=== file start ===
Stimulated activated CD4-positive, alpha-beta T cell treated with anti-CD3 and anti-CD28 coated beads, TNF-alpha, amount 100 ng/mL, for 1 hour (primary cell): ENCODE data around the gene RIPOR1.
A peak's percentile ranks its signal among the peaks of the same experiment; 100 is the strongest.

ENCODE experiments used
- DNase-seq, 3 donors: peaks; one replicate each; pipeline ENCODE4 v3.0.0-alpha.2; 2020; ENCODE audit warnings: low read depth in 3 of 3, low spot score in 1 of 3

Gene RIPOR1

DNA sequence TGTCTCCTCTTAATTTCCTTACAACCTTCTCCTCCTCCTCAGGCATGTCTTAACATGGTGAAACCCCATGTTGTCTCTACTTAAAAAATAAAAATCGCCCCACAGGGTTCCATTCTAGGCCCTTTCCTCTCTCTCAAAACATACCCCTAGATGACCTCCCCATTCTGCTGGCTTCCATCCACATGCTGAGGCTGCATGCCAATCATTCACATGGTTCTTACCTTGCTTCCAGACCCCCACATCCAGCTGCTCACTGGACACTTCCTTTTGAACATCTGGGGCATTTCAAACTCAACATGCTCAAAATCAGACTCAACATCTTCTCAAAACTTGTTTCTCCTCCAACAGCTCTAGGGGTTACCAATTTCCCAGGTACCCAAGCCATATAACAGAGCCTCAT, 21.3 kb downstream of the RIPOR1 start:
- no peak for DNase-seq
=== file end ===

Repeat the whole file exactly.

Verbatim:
Stimulated activated CD4-positive, alpha-beta T cell treated with anti-CD3 and anti-CD28 coated beads, TNF-alpha, amount 100 ng/mL, for 1 hour (primary cell): ENCODE data around the gene RIPOR1.
A peak's percentile ranks its signal among the peaks of the same experiment; 100 is the strongest.

ENCODE experiments used
- DNase-seq, 3 donors: peaks; one replicate each; pipeline ENCODE4 v3.0.0-alpha.2; 2020; ENCODE audit warnings: low read depth in 3 of 3, low spot score in 1 of 3

Gene RIPOR1

DNA sequence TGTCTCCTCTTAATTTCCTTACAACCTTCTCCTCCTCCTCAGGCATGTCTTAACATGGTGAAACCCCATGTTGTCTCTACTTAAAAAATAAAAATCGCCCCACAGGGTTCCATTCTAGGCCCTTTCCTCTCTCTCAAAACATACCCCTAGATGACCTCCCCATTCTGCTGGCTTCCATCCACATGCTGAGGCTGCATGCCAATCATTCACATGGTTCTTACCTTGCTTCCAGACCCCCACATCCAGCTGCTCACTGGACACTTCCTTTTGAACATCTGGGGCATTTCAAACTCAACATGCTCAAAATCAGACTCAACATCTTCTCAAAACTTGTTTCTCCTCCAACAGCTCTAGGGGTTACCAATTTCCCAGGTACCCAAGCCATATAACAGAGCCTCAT, 21.3 kb downstream of the RIPOR1 start:
- no peak for DNase-seq